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Stacy Harris

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Stacy Harris, the American-born publisher and executive editor of Stacy's Music Row Report, is an internationally-known author, country-music historian, researcher and authority, media personality, music industry and popular culture analyst, columnist, broadcast journalist, feature writer, book and music reviewer, public speaker, book reviewer, pundit, voice talent, actress, arts critic and polymath. She has been featured in The Yearbook of Experts, Authorities and Spokespersons (16th Edition)  and has been interviewed by scores of national and international and local news organizations.

 

Raised in St. Louis Park, Minnesota, Stacy Harris has covered the Nashville music scene for over 45 years.  She is widely-known as known as the "Doyenne of Nashville's Country-Music Journalists" in recognition of her unequaled tenure as Nashville's only independent source of country-music news and informed opinion.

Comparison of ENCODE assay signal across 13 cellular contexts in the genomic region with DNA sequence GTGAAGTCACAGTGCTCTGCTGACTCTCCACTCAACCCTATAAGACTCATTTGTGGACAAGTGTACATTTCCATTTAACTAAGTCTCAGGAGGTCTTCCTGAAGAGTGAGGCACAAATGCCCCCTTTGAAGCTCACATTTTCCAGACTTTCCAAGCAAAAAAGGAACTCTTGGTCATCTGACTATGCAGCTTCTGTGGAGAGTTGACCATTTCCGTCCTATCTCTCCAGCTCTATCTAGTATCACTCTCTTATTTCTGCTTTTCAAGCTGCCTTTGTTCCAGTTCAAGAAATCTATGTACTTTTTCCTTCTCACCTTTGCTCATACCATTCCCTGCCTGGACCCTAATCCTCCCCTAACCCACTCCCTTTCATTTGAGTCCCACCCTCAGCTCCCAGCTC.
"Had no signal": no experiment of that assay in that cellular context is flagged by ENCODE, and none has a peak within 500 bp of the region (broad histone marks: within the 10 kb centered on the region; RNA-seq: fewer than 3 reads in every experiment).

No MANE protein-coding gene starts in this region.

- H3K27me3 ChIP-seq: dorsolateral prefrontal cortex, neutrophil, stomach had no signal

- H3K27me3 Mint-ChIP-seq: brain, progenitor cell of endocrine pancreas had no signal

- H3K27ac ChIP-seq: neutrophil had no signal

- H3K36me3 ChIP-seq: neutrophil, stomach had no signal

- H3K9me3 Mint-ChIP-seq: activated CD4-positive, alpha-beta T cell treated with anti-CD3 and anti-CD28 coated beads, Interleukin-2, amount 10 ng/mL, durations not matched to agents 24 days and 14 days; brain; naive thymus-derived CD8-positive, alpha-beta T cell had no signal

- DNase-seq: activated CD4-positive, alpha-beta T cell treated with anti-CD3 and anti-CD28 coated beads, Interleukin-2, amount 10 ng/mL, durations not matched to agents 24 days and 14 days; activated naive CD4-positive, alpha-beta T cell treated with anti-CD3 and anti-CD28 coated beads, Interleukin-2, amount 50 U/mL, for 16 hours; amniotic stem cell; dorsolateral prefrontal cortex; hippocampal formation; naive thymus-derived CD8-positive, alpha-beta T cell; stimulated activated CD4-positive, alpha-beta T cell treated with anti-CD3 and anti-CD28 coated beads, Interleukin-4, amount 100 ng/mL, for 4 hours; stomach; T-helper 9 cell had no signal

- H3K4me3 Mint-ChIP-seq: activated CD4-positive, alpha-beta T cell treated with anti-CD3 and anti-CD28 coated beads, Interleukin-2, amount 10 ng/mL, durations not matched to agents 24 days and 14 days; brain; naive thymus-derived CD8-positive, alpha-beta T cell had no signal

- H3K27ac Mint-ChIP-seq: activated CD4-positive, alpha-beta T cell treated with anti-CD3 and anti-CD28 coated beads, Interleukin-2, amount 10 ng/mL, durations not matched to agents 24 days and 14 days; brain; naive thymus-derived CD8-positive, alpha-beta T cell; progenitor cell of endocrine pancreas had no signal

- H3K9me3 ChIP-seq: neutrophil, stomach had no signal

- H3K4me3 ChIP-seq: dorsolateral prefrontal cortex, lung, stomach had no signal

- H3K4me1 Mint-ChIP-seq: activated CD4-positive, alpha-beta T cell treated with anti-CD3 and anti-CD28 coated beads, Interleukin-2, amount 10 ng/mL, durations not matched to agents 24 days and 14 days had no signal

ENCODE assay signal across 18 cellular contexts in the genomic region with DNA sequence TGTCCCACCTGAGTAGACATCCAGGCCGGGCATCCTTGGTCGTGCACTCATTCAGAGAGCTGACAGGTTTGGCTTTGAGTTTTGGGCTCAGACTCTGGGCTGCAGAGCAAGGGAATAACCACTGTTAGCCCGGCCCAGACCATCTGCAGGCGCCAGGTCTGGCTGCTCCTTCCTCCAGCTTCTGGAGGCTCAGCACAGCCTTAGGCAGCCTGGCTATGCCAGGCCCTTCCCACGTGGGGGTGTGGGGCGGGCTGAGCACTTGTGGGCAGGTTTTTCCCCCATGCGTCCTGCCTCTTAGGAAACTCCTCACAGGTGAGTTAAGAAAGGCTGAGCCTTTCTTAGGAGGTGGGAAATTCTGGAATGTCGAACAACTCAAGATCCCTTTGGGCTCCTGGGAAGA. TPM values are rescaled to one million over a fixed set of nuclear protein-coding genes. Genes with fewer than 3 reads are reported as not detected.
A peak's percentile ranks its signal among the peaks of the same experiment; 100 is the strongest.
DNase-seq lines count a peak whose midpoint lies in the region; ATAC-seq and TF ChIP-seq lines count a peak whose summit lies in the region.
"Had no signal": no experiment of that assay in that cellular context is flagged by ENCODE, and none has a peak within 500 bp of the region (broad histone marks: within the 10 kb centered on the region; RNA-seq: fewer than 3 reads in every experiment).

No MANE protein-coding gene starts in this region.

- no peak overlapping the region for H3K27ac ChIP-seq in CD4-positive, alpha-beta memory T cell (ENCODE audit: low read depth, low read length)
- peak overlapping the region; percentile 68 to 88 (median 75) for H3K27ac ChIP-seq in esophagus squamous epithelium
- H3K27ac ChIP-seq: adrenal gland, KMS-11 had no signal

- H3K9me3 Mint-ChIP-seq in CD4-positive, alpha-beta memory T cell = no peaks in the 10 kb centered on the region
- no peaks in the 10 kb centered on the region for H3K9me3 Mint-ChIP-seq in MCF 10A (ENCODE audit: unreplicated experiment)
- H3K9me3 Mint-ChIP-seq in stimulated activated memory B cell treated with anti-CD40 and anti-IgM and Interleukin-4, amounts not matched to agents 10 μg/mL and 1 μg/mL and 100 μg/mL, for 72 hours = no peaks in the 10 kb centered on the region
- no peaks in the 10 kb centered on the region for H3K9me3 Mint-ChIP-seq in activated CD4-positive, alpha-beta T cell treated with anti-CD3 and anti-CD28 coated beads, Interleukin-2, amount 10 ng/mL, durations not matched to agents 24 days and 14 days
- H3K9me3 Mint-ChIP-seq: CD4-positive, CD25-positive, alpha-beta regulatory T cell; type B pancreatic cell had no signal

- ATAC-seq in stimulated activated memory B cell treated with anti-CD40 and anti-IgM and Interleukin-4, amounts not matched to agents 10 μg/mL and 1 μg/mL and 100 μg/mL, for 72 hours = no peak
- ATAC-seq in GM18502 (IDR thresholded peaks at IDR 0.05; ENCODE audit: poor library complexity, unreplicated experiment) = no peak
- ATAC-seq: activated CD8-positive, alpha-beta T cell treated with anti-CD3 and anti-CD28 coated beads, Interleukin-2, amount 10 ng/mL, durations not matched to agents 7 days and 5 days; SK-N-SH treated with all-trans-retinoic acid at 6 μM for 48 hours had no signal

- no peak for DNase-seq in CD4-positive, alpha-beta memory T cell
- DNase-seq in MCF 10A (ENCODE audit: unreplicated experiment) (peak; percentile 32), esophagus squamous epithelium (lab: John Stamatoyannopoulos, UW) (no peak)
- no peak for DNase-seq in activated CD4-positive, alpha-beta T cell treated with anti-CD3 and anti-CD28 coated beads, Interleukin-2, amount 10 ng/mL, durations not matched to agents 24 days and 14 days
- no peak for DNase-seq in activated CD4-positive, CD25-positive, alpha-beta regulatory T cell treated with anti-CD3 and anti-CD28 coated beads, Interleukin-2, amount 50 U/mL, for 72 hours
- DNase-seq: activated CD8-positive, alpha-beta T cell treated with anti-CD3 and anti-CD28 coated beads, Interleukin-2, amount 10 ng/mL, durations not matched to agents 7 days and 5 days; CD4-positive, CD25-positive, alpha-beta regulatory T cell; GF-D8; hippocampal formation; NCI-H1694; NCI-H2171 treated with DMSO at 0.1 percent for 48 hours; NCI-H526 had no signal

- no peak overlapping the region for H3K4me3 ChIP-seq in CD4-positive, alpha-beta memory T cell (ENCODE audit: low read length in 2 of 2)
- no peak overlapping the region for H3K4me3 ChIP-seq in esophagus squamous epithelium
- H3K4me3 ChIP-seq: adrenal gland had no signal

Harris' leadership has been recognized by the International Bluegrass Music Association.  An alumna of IBMA's inaugural Leadership Bluegrass class, Harris pays it forward, recommending and mentoring future Leadership Music class members in her present role as a member of the Leadership Bluegrass Alumni Association and as a volunteer at IBMA's annual World of Bluegrass Convention. 

 

Stacy Harris' many "firsts" range from her contributing country-music-themed crossword puzzles to Inside Country Music to The Nashville Business Journal's having credited her with pioneering country-music coverage on the Internet.

 

She has written for several entertainment trade and special interest publications, including Billboard, Cash Box, Record World, Amusement Business, Performance, CMA Close Up, Satellite Business, Goldmine and Music Row.